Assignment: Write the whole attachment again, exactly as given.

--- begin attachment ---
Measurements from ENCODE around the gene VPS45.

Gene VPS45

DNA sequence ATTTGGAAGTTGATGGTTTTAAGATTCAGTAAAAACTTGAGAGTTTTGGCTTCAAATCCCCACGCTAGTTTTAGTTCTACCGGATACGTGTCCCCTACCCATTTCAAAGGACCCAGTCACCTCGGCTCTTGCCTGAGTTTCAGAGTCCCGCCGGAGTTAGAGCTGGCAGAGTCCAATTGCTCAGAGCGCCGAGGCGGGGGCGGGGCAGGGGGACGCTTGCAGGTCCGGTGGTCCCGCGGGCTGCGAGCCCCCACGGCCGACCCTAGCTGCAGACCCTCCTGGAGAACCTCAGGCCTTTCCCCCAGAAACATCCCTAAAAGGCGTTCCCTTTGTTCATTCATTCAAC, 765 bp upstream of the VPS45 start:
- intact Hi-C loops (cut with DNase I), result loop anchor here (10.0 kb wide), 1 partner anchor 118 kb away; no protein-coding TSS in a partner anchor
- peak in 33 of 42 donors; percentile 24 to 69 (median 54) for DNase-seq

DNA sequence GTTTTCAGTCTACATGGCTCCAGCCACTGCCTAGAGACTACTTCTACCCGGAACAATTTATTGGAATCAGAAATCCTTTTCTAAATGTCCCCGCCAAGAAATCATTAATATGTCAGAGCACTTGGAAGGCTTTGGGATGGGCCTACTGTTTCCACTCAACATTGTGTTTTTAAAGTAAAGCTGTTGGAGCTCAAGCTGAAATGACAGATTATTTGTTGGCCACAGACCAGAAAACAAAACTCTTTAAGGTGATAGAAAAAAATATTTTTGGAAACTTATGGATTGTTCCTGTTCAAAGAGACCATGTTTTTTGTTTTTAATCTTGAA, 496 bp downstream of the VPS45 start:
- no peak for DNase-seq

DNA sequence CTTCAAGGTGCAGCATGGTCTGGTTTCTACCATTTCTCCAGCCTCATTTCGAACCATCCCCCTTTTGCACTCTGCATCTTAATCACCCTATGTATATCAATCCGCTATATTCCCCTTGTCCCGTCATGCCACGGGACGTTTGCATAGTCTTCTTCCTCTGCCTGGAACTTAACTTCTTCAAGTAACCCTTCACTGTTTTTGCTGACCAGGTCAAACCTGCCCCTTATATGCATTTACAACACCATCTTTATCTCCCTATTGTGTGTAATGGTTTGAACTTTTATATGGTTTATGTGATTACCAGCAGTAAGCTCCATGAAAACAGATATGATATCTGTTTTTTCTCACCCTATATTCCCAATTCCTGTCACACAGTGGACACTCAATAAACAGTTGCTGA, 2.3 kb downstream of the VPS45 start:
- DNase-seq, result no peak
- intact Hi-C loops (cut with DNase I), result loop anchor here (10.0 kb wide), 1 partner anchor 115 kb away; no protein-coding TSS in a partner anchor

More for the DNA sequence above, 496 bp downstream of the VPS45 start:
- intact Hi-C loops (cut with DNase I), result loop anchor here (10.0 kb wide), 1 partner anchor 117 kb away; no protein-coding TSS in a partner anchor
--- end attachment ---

Measurements from ENCODE around the gene VPS45.

Gene VPS45

DNA sequence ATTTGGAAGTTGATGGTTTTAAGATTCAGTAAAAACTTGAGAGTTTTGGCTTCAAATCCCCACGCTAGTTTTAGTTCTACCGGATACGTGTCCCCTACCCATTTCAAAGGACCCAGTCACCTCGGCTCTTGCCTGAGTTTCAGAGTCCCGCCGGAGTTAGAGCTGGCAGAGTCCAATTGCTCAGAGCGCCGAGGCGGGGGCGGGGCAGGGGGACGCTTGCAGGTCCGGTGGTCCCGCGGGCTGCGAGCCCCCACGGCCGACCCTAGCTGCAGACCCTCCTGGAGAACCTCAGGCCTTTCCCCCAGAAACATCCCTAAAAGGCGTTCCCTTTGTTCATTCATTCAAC, 765 bp upstream of the VPS45 start:
- intact Hi-C loops (cut with DNase I), result loop anchor here (10.0 kb wide), 1 partner anchor 118 kb away; no protein-coding TSS in a partner anchor
- peak in 33 of 42 donors; percentile 24 to 69 (median 54) for DNase-seq

DNA sequence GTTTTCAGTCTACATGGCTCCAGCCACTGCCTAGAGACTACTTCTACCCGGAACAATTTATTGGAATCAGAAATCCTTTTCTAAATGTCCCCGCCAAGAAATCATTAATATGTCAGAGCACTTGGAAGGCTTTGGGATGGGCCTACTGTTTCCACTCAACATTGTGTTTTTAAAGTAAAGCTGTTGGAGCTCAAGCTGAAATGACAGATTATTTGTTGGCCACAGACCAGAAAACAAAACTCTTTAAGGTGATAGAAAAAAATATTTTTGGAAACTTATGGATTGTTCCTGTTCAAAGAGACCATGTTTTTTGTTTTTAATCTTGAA, 496 bp downstream of the VPS45 start:
- no peak for DNase-seq

DNA sequence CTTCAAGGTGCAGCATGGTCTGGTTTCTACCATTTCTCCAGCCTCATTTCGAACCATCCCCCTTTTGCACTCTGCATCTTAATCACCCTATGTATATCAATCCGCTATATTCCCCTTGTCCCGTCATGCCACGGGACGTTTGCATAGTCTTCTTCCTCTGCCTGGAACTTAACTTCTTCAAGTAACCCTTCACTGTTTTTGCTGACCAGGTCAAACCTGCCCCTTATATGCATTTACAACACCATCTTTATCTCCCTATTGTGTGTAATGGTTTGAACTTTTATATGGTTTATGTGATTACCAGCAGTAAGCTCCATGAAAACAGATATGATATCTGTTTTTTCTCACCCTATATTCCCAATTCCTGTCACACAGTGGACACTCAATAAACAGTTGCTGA, 2.3 kb downstream of the VPS45 start:
- DNase-seq, result no peak
- intact Hi-C loops (cut with DNase I), result loop anchor here (10.0 kb wide), 1 partner anchor 115 kb away; no protein-coding TSS in a partner anchor

More for the DNA sequence above, 496 bp downstream of the VPS45 start:
- intact Hi-C loops (cut with DNase I), result loop anchor here (10.0 kb wide), 1 partner anchor 117 kb away; no protein-coding TSS in a partner anchor